Review: Pro-Lift rolling creeper stool / toolbox
Something you find after owning a 2-stroke race bike for more than half a minute is that you need to fiddle with them. While kneeling on the ground is a glam way to show your bike the respect it deserves, a rolling stool is a way better way to do it. I’ve been on the lookout for one for a while, and below is a review of the pro-lift toolbox stool I bought from ebay last week. I’m gonna call it the Stoolbox.
It’s a pretty good buy at $80, and it took me 2 days from ordering it to delivery. Can probably find them cheaper but I didn’t want to wait 8 years.
Read below the jump for my full review, or check out my video testing its rolling capabilities.
It comes in a box, nothing remarkable. The box has some weight stuff on one side which you can promptly ignore and lift it up and hurt your back, and the other side has some marketing stuff.
To give you a better idea of the scale of this item, here’s a dog for scale.
The box is your usual flatpack affair: a few things in random sized boxes and a main item.
Once you pull out the stoolbox you’ll realise it needs some assembly.
No dramas with assembly though. You can promptly throw out the instructions (that’s the TGR way) and you don’t even need any of your own tools, as this bad boy comes with an allen key wrench and phillips head screwdriver all in one. it would help if the screwdriver was remotely correctly sized for the screws but no dramas.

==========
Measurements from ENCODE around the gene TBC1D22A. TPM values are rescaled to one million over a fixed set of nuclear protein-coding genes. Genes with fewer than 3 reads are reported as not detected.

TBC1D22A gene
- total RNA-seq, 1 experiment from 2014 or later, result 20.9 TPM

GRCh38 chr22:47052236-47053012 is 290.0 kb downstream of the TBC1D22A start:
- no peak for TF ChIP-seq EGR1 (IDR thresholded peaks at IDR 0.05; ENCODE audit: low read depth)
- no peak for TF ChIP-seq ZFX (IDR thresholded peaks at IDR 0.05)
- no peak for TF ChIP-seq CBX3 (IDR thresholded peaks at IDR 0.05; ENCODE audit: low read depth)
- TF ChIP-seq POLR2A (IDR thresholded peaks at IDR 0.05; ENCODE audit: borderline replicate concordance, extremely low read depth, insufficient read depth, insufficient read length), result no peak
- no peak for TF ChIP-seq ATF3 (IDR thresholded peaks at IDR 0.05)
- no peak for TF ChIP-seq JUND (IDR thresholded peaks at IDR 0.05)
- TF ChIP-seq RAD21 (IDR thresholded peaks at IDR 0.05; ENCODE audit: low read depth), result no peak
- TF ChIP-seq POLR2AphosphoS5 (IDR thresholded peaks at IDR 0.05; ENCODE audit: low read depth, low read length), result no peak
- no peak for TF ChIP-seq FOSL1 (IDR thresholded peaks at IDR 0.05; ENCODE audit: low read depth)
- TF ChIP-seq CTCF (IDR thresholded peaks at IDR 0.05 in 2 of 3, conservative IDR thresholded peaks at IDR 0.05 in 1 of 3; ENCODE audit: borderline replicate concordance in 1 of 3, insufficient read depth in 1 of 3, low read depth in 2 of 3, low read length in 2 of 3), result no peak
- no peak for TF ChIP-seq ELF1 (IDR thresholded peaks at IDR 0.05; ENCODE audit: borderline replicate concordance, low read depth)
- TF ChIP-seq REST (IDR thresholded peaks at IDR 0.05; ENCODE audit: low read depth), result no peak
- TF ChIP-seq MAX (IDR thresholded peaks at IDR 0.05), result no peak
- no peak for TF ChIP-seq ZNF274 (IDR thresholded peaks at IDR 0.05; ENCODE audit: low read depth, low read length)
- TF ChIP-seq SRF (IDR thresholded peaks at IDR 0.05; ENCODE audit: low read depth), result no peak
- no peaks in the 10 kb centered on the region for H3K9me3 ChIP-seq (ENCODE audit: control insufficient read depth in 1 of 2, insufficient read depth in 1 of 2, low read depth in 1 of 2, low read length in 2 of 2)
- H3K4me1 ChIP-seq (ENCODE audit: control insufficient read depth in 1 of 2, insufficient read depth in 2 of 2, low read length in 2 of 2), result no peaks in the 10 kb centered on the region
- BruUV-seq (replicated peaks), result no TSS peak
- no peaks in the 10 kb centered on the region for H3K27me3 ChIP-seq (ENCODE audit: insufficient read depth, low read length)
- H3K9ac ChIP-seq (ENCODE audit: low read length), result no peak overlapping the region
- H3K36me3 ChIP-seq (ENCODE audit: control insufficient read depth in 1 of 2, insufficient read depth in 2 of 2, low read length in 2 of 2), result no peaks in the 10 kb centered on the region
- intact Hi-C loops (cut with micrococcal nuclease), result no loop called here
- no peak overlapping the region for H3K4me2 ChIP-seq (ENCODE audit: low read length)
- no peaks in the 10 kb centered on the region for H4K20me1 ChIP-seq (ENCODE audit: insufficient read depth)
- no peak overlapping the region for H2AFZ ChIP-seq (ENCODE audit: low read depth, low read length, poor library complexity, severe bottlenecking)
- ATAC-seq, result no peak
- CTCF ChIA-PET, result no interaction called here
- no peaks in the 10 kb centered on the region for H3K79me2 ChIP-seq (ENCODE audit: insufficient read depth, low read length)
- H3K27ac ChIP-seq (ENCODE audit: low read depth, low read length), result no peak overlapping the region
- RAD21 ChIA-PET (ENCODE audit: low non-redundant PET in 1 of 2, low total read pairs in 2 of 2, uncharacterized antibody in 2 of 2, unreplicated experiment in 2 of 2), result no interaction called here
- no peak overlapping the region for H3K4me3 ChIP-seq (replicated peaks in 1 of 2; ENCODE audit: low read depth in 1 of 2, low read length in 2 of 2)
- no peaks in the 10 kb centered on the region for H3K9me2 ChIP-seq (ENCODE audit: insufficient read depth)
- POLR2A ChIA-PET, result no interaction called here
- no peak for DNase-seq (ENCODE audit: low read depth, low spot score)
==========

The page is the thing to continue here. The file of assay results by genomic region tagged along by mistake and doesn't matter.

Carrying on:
it has nutserts for screwing in one side of the frame. This is good, and TGR approved. They even used corrosion resistant inserts! Quality++.
Quality wise it’s what you expect…. not all of the holes line up. Still, you just have to force a few things into place which surely helps structural rigidity.
Castors sit into these square holes, which is good. The castor tops are these nice inserted collar things with an allen headed top. They also serve to hold in the tool trays.
Assembly is so simple, the dog got bored and went back to bed.
The second half of the frame has two little screws to locate it, and two longer screws which go into the nutserts.
Of course, I’m not being literal about the longer screws going into the nutserts. Again some gentle encouragement is required as the precision by which they have drilled all of the holes may not be exactly what is required.
Still, it all goes together and that’s good.
The square holes for this side of the frame aren’t exactly quite as square as the other ones… turns out punching a square hole then bending a bit of angle tubing doesn’t leave the square holes square. They do retain the castors still though.
With that, job done, and you can give the packing cardboard to the dog as a toy, and admire your fully constructed stoolbox.
The final thing though… how does it roll? Excellently.